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Consumer Can Help Improve Service

May 12, 1991

Our firm does extensive work in retail consulting and employee education (not "training"). We have found that most retail sales people or sales service people (those on the floor versus those behind the register), have been getting a bum rap. The complete responsibility for this lack of etiquette lies not with the staff but with the managers. Most often, we find two types of managers:

Those who were not taught to say "thank you," "excuse me" or "I'm sorry" and, therefore, never taught the staff. The second group of managers were taught these things but assume that everyone else was taught them too and so never educate the staff.

In the overwhelming majority of cases, the staff will do or say exactly what you want if you tell them exactly what you want. Typically, a manager may say "Be nice to customers" when he or she really should be saying "I want you to greet every customer with, 'Hello, I'm Russell, welcome to the Poster Store.' "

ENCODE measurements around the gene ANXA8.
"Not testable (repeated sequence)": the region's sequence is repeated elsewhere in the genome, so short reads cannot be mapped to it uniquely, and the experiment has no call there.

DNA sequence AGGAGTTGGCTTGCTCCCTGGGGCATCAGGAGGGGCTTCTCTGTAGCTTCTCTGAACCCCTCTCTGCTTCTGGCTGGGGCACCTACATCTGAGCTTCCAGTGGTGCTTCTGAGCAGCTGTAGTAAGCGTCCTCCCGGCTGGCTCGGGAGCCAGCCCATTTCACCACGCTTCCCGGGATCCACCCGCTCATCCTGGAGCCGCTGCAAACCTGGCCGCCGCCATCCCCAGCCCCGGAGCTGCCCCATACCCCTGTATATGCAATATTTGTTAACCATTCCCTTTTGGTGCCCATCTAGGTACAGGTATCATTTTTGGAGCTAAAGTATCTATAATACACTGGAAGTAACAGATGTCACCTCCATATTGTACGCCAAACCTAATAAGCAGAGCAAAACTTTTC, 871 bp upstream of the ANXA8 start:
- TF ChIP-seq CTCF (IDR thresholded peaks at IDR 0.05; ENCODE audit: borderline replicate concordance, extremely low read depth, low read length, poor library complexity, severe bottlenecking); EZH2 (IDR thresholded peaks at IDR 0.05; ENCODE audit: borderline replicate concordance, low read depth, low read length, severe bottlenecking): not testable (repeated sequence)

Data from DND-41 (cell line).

To most of us, this sounds foolish. No one ever had to tell us these things. It is precisely this attitude, however, that gets stores into trouble.

Stores spend so much time, energy and money on signs, location, fixtures, advertising, etc., but when it comes down to the most important part of their business, the education of the staff, they stop after they have taught them how to use the register.

STEVE SMITH

The writer is sales manager for a marketing firm in Santa Ana.

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